Market plans, May 21

We will not be attending market this weekend, for two reasons.

1) We were contacted by a couple arranging a large party, intending to cater it largely from local farms. Their desired purchase was a significant portion of our total expected market yield for this week, and we’re thrilled to have this guaranteed sale and to support their dedication to local foods. Even at the wholesale prices we’re charging them, we come out ahead when time efficiency and certainty of sale is considered. In addition, restaurant demand has increased this year, so we’re managing our harvests to fulfill their needs, which means smaller quantities for market so far.

2) The weather for Friday night through Saturday looks terrible. We pay a great deal of attention to the forecast models run by the National Weather Service (a future blog topic), and all discussion and data suggest a significant amount of rain and potentially even strong storms over the market period. Here is the most recent Probabalistic Quantitative Precipitation Forecast model for the 6-hour period leading up to market Saturday morning:
This shows the modelled probability of at least .25″ precipitation during that period; the bright blues are 60-80% chance. This system will be moving east over central Missouri right during market hours. For another version, here’s the 12-hour probability of precipitation for the period ending Saturday morning (both images from the National Weather Service):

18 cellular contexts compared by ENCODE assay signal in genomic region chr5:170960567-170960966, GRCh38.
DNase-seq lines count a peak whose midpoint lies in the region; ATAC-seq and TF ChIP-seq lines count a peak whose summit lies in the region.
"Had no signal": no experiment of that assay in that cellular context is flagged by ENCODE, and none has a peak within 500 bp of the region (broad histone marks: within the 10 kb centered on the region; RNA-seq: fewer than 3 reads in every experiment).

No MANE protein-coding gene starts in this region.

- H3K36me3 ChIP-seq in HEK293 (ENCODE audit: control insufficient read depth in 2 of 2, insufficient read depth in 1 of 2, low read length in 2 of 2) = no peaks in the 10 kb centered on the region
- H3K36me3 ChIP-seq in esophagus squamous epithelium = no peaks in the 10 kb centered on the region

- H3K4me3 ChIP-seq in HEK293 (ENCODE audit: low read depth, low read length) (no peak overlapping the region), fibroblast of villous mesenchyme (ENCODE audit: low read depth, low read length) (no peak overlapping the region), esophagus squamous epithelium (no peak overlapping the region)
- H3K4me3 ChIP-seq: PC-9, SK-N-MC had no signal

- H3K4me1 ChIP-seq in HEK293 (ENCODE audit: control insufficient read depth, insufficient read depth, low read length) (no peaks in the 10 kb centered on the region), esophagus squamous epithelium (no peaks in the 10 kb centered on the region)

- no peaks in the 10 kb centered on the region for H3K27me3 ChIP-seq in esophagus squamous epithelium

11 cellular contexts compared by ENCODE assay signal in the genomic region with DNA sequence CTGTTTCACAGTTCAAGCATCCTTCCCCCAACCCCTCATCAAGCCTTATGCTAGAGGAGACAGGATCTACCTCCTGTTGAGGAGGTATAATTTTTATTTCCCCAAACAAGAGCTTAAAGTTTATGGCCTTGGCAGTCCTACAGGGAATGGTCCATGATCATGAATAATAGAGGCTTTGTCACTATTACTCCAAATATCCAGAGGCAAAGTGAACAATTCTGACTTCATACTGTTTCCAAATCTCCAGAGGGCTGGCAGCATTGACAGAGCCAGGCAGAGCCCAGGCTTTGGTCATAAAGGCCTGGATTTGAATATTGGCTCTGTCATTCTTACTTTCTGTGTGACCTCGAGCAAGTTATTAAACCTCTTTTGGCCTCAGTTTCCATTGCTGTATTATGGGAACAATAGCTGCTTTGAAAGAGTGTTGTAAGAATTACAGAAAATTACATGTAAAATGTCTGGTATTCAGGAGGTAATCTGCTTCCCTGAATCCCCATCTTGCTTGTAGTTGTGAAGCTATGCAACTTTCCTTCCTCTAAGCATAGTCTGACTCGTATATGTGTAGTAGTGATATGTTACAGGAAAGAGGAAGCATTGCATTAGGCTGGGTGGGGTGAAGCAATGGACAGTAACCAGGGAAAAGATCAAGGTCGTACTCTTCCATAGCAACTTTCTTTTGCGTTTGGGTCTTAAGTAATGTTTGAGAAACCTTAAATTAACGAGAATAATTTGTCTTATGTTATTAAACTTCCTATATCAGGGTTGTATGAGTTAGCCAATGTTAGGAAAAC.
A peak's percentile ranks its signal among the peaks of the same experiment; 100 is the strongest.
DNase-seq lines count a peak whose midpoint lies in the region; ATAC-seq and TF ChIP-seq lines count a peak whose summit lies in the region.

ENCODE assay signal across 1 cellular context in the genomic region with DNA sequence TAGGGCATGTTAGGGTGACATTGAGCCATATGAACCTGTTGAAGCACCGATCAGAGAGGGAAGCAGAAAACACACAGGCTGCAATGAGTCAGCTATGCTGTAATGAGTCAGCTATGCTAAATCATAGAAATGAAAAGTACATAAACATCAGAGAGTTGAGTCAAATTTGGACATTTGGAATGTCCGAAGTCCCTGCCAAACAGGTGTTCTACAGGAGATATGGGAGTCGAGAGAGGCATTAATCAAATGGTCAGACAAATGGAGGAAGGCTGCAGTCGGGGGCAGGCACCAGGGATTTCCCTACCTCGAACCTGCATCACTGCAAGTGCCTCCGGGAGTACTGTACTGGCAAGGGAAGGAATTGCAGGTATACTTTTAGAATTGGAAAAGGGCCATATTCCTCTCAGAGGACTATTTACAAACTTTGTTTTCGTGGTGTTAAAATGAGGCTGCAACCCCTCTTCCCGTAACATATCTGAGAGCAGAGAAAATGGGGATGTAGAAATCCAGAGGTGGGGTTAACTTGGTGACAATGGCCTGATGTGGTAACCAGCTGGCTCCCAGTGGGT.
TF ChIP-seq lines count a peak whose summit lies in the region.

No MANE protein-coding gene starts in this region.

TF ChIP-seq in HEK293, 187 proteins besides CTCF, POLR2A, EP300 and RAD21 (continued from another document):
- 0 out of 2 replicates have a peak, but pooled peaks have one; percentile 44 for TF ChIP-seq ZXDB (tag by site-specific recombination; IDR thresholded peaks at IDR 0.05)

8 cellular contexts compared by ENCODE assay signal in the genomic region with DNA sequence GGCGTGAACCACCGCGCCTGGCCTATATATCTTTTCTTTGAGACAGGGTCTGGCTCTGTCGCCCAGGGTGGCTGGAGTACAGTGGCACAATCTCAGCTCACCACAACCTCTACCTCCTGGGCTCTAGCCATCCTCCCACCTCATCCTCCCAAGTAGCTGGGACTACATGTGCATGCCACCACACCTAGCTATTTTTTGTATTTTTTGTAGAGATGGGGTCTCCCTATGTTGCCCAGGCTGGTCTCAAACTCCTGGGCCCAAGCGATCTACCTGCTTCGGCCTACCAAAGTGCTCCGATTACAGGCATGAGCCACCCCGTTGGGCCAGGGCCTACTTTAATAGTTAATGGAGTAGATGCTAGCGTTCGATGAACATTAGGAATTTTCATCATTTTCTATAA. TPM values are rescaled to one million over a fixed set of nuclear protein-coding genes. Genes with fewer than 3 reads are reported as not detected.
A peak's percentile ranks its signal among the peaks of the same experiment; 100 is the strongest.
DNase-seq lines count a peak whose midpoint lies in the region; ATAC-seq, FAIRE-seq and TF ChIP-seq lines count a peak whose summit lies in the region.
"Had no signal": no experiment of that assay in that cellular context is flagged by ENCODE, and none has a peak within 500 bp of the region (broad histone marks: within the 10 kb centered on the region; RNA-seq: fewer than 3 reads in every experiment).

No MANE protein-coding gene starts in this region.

Moreover, the current model discussion from the Kansas City NWS forecast office includes this gem:
HIGH AMPLITUDE MID-UPPER LEVEL TROUGH WILL REMAIN ANCHORED WEST OF THE REGION THROUGH THE SHORT TERM PERIOD…PROVIDING AN ENVIRONMENT MORE SUITABLE FOR AQUATIC SPECIES THAN THOSE TRYING TO ENJOY A NICE SPRING WEEKEND.
We (and they) could be wrong, but you play the percentages in this game, and odds are that it’ll be a nasty opening to the weekend. Combine that with a guaranteed sale of many potential harvest items, plus significant restaurant demand, and it just makes no economic or time-management sense to bring the remainder to an overcrowded market in bad weather. At worst, the weather moderates and we still made most of the sales we’d like to while gaining a lot of time back at the farm.
The following weekend we expect to be back with a strong stand, including the first peas and garlic scapes, along with greens, radishes, herbs, and more. Our sincere apologies to those who will miss us. See you in two weeks.

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